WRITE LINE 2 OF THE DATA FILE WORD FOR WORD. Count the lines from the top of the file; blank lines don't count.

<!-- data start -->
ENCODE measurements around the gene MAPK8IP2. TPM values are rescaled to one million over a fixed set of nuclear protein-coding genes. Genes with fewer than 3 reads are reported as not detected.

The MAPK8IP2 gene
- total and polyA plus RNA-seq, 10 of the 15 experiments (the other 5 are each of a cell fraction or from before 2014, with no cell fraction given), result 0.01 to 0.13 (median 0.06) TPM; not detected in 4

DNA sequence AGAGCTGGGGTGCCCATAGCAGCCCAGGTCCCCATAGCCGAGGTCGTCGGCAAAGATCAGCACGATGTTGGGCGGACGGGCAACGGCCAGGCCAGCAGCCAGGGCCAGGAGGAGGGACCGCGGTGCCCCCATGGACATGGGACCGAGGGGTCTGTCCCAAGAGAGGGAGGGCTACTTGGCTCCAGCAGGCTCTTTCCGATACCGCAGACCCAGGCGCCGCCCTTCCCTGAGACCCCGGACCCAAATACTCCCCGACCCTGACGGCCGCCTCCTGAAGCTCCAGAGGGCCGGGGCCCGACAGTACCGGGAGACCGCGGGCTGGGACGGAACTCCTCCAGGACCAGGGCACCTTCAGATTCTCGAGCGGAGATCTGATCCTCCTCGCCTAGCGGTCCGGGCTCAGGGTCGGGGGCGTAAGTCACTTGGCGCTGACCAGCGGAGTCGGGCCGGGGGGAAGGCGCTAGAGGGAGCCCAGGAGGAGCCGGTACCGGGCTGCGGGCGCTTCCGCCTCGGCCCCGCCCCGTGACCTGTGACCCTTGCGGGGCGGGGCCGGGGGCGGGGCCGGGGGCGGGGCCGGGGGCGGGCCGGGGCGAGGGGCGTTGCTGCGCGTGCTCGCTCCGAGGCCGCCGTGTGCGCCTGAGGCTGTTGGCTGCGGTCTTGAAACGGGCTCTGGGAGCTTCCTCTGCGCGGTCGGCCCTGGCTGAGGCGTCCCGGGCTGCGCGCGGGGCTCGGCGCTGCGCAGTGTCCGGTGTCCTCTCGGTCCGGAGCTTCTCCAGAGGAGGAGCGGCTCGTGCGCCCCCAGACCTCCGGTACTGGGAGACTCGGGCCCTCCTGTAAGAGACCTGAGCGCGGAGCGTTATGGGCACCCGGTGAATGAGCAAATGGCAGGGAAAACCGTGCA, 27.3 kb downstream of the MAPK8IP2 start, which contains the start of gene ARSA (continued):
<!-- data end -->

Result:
The MAPK8IP2 gene